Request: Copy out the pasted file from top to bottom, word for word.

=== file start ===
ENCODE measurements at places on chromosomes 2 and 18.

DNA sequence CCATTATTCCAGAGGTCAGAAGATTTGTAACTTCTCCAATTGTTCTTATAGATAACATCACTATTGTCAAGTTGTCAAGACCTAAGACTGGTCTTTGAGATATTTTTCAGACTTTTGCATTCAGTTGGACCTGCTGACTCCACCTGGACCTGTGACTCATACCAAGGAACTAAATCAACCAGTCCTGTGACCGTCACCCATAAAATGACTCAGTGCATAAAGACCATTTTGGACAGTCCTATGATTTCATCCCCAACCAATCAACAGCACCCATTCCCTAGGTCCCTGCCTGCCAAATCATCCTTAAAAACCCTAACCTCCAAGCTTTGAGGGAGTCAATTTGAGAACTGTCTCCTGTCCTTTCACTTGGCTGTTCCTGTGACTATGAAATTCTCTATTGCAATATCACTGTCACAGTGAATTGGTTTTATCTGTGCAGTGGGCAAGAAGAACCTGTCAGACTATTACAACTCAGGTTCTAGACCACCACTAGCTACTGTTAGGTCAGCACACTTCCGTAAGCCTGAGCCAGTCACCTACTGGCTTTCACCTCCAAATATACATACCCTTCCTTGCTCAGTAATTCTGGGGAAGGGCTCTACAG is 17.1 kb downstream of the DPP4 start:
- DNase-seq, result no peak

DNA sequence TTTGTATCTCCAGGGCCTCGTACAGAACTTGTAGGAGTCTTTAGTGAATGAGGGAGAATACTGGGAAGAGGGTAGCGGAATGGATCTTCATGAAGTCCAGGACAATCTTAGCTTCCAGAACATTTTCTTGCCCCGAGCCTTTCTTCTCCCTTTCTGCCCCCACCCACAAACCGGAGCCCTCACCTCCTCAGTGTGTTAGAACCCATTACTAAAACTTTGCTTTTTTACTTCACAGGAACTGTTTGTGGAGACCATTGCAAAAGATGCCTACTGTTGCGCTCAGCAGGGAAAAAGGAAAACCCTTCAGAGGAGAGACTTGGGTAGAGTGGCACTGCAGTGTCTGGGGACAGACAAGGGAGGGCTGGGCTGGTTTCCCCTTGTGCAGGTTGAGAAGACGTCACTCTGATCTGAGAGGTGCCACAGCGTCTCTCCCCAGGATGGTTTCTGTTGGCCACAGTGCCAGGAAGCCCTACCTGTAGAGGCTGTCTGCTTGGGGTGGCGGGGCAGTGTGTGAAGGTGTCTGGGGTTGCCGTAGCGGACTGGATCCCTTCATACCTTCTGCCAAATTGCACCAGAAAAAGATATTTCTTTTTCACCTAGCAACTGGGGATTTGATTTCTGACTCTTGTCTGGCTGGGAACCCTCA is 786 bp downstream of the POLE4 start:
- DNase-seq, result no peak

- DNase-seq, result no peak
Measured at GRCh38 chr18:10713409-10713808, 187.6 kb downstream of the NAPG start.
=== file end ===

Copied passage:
ENCODE measurements at places on chromosomes 2 and 18.

DNA sequence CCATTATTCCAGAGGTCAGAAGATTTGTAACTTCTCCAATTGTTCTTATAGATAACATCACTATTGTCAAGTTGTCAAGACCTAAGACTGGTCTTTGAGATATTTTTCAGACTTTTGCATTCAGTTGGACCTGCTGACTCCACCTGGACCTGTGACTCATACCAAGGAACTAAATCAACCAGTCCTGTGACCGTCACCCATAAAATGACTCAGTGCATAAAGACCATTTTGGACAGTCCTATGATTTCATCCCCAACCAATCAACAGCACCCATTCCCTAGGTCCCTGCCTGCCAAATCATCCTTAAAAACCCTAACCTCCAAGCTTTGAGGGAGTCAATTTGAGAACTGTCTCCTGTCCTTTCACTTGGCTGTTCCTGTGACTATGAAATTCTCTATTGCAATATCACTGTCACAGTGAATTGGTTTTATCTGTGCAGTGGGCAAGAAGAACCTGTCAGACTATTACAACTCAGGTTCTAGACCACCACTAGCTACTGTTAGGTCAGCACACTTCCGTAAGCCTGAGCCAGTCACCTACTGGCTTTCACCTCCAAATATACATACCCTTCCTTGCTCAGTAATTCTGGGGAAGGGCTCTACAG is 17.1 kb downstream of the DPP4 start:
- DNase-seq, result no peak

DNA sequence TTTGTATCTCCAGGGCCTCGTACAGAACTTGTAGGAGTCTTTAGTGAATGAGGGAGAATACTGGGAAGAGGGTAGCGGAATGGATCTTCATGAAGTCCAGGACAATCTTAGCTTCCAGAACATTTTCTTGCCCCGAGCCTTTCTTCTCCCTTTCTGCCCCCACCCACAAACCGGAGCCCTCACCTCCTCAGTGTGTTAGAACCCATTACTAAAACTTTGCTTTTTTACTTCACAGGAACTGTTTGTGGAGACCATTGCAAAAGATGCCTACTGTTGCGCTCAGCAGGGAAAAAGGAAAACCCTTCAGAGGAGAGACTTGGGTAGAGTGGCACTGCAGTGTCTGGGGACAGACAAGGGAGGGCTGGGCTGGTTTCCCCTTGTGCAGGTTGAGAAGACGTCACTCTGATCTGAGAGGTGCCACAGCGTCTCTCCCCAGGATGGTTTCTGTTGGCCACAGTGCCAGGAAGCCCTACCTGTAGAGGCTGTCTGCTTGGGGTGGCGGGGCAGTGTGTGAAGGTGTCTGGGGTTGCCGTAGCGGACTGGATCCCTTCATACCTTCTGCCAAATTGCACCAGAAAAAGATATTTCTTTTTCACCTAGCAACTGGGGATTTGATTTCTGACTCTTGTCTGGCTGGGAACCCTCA is 786 bp downstream of the POLE4 start:
- DNase-seq, result no peak

- DNase-seq, result no peak
Measured at GRCh38 chr18:10713409-10713808, 187.6 kb downstream of the NAPG start.